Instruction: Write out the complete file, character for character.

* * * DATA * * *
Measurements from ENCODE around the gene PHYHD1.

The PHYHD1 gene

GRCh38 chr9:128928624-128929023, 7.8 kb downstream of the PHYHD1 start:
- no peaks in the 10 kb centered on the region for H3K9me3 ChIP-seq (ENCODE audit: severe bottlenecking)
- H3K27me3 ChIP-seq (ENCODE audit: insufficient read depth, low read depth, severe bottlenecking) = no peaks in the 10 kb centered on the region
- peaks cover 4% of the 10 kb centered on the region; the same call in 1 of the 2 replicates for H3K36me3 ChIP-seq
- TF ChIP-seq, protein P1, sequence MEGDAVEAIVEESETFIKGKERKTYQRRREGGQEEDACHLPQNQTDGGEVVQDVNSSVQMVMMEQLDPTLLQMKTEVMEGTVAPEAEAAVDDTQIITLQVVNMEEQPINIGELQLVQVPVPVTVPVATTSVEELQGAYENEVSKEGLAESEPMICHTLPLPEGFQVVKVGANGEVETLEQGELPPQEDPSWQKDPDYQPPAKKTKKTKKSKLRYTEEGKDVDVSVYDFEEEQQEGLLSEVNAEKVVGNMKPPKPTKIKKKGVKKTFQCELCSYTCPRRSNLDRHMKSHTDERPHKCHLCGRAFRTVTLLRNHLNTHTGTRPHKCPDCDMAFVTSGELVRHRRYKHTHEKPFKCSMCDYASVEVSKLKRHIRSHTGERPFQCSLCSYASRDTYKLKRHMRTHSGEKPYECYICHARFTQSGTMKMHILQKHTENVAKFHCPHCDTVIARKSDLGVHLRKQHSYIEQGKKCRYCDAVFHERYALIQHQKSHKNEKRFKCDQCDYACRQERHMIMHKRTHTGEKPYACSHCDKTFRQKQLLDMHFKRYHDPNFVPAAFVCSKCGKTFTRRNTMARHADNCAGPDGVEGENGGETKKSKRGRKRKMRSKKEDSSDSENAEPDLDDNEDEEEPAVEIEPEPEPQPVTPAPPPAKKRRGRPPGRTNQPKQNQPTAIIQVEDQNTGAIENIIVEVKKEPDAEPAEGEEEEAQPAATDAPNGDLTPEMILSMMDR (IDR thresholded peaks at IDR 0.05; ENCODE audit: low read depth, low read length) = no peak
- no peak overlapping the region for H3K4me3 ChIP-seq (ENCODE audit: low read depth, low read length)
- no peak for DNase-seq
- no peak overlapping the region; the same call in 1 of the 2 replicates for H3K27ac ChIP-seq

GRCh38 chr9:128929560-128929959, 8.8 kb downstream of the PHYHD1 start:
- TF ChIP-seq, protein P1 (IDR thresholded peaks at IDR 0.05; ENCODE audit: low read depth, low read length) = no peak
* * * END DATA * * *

Measurements from ENCODE around the gene PHYHD1.

The PHYHD1 gene

GRCh38 chr9:128928624-128929023, 7.8 kb downstream of the PHYHD1 start:
- no peaks in the 10 kb centered on the region for H3K9me3 ChIP-seq (ENCODE audit: severe bottlenecking)
- H3K27me3 ChIP-seq (ENCODE audit: insufficient read depth, low read depth, severe bottlenecking) = no peaks in the 10 kb centered on the region
- peaks cover 4% of the 10 kb centered on the region; the same call in 1 of the 2 replicates for H3K36me3 ChIP-seq
- TF ChIP-seq, protein P1, sequence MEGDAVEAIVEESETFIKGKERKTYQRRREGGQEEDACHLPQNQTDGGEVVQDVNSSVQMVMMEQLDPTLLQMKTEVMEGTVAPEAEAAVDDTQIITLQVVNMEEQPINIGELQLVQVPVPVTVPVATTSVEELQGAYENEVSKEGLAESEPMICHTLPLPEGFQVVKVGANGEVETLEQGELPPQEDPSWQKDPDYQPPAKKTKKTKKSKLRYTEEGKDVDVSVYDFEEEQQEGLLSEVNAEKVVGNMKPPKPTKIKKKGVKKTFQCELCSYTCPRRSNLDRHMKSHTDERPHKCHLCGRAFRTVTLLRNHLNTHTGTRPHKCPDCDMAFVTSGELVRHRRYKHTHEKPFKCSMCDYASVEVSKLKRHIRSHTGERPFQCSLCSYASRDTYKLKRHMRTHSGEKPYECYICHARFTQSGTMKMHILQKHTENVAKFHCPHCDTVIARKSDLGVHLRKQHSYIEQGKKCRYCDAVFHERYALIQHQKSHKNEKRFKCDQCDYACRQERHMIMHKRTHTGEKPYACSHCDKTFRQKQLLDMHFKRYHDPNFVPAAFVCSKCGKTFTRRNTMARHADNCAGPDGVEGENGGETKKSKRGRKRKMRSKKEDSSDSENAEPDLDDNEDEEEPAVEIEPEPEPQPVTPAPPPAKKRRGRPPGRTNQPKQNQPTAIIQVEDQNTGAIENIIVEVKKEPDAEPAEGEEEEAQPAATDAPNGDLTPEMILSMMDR (IDR thresholded peaks at IDR 0.05; ENCODE audit: low read depth, low read length) = no peak
- no peak overlapping the region for H3K4me3 ChIP-seq (ENCODE audit: low read depth, low read length)
- no peak for DNase-seq
- no peak overlapping the region; the same call in 1 of the 2 replicates for H3K27ac ChIP-seq

GRCh38 chr9:128929560-128929959, 8.8 kb downstream of the PHYHD1 start:
- TF ChIP-seq, protein P1 (IDR thresholded peaks at IDR 0.05; ENCODE audit: low read depth, low read length) = no peak